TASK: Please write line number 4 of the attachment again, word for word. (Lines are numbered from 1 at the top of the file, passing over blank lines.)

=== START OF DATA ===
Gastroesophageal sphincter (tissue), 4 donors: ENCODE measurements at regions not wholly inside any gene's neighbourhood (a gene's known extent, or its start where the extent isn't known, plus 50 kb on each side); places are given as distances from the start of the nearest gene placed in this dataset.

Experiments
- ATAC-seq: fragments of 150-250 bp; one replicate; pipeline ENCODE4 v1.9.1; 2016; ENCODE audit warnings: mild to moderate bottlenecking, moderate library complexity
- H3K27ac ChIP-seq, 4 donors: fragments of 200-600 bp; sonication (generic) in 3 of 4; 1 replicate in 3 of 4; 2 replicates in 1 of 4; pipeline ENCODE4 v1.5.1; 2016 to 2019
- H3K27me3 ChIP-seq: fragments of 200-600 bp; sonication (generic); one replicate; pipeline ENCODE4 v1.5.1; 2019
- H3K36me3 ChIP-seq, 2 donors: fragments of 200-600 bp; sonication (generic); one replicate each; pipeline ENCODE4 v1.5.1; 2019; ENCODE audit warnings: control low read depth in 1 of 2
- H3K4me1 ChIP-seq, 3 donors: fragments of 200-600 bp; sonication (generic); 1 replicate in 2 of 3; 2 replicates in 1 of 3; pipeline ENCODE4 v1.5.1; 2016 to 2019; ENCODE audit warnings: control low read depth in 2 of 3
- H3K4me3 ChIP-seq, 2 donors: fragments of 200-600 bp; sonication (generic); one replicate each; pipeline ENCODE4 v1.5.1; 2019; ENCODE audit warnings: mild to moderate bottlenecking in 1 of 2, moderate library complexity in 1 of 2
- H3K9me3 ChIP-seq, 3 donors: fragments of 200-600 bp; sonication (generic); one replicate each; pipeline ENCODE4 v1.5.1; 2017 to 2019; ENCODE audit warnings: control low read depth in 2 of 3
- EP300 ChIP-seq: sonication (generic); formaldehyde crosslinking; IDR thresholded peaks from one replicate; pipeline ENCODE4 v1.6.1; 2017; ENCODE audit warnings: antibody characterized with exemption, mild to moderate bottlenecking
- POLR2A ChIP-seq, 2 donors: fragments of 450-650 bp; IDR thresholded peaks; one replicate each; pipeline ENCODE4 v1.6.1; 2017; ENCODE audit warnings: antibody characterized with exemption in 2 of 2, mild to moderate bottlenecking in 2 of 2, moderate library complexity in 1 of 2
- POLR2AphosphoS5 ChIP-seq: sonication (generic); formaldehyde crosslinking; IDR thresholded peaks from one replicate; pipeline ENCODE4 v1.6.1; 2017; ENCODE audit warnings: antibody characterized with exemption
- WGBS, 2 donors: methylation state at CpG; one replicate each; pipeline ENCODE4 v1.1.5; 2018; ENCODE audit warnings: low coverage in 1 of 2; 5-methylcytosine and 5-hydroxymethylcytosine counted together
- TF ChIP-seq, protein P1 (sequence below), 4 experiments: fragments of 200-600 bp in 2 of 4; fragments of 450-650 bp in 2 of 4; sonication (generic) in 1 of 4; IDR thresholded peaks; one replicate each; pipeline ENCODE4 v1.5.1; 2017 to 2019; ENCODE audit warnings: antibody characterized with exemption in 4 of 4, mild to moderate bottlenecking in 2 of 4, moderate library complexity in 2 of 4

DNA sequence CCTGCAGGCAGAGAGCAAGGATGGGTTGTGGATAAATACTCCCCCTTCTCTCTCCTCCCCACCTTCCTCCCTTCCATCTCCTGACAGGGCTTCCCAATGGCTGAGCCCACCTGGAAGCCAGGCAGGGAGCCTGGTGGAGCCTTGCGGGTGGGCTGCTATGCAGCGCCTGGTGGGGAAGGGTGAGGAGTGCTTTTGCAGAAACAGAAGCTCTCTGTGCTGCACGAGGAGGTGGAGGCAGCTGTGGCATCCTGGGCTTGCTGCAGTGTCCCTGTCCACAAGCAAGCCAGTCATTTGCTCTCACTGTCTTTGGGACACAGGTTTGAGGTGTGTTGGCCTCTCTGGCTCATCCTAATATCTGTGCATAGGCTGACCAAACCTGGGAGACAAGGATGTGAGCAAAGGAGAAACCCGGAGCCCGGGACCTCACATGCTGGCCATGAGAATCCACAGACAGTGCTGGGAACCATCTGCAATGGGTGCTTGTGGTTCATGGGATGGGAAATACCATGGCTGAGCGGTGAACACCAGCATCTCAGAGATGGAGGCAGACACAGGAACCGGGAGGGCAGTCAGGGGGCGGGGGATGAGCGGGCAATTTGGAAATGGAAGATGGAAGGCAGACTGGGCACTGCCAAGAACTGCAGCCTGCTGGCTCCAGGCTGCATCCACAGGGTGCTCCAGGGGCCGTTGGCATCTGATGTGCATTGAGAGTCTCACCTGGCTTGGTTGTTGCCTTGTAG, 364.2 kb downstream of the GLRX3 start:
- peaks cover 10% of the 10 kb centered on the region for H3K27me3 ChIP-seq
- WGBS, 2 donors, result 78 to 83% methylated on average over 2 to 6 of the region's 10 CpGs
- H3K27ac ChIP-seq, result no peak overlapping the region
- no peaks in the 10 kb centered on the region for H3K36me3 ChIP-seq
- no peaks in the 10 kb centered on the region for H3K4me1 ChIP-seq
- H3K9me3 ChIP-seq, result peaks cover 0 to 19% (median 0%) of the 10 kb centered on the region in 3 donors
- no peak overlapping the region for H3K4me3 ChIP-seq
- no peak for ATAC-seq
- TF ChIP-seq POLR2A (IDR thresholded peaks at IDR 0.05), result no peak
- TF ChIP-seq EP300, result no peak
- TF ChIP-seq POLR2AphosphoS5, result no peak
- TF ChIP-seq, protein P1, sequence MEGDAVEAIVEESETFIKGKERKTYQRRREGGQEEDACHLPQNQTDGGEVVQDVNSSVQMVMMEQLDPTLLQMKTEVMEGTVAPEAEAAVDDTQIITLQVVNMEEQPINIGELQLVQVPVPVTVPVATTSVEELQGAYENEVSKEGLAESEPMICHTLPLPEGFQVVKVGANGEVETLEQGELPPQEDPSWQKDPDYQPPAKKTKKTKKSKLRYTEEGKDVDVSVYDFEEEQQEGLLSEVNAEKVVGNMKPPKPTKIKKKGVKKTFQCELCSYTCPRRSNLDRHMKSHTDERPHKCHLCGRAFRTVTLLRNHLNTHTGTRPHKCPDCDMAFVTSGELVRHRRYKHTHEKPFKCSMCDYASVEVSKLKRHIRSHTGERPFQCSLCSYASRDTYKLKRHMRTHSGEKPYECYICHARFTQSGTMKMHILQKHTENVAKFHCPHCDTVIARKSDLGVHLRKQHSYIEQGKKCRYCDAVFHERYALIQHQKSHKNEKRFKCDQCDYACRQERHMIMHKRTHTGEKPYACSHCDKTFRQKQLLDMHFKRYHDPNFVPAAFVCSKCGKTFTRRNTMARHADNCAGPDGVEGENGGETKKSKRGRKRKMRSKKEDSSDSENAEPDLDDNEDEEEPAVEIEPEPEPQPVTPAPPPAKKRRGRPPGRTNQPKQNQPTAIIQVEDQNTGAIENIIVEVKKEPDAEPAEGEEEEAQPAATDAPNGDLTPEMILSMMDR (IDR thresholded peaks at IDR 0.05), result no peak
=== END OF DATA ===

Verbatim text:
- H3K27ac ChIP-seq, 4 donors: fragments of 200-600 bp; sonication (generic) in 3 of 4; 1 replicate in 3 of 4; 2 replicates in 1 of 4; pipeline ENCODE4 v1.5.1; 2016 to 2019